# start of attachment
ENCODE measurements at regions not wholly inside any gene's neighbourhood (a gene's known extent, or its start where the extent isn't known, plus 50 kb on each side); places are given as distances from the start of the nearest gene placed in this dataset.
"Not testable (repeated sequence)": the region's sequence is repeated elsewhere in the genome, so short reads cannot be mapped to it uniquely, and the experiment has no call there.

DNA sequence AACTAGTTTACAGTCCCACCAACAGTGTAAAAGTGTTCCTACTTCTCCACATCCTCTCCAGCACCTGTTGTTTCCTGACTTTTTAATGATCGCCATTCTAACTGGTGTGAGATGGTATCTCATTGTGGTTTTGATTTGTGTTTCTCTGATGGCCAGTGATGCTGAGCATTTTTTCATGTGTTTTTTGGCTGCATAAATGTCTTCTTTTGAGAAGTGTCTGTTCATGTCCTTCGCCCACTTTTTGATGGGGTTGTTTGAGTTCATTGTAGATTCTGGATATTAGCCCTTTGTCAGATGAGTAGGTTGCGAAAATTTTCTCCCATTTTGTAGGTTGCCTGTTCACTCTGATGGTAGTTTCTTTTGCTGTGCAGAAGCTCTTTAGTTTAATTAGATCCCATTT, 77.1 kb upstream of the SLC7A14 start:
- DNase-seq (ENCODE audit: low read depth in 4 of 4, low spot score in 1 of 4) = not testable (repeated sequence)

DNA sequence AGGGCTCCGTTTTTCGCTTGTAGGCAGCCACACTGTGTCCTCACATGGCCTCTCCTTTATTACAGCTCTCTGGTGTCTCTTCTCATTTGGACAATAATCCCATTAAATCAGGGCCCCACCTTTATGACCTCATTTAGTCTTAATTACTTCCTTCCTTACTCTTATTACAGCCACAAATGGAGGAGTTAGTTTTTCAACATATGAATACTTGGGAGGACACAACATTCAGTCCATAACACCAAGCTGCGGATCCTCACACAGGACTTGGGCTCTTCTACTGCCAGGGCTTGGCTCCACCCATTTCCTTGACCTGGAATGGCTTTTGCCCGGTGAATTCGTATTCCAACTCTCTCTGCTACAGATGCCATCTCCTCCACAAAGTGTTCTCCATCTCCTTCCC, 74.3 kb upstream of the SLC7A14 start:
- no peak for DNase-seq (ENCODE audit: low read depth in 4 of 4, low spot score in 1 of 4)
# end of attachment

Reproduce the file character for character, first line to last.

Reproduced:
ENCODE measurements at regions not wholly inside any gene's neighbourhood (a gene's known extent, or its start where the extent isn't known, plus 50 kb on each side); places are given as distances from the start of the nearest gene placed in this dataset.
"Not testable (repeated sequence)": the region's sequence is repeated elsewhere in the genome, so short reads cannot be mapped to it uniquely, and the experiment has no call there.

DNA sequence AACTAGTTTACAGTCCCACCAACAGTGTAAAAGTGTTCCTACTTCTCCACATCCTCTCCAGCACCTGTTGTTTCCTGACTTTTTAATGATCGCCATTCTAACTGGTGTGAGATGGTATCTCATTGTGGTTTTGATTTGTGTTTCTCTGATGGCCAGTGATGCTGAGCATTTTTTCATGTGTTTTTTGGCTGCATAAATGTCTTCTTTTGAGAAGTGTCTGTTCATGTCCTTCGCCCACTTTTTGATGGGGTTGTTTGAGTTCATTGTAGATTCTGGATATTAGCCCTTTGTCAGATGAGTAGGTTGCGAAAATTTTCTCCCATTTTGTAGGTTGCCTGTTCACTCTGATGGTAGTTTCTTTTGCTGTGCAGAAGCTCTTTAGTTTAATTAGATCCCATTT, 77.1 kb upstream of the SLC7A14 start:
- DNase-seq (ENCODE audit: low read depth in 4 of 4, low spot score in 1 of 4) = not testable (repeated sequence)

DNA sequence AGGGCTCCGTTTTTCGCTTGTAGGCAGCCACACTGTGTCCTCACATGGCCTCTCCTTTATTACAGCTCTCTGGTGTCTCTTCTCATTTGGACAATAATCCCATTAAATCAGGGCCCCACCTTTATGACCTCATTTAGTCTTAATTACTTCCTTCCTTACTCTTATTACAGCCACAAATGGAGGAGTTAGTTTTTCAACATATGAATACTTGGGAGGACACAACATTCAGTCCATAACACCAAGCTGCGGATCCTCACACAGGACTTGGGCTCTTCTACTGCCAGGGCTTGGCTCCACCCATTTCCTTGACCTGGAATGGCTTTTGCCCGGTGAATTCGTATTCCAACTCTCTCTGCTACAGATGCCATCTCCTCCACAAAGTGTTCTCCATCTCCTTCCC, 74.3 kb upstream of the SLC7A14 start:
- no peak for DNase-seq (ENCODE audit: low read depth in 4 of 4, low spot score in 1 of 4)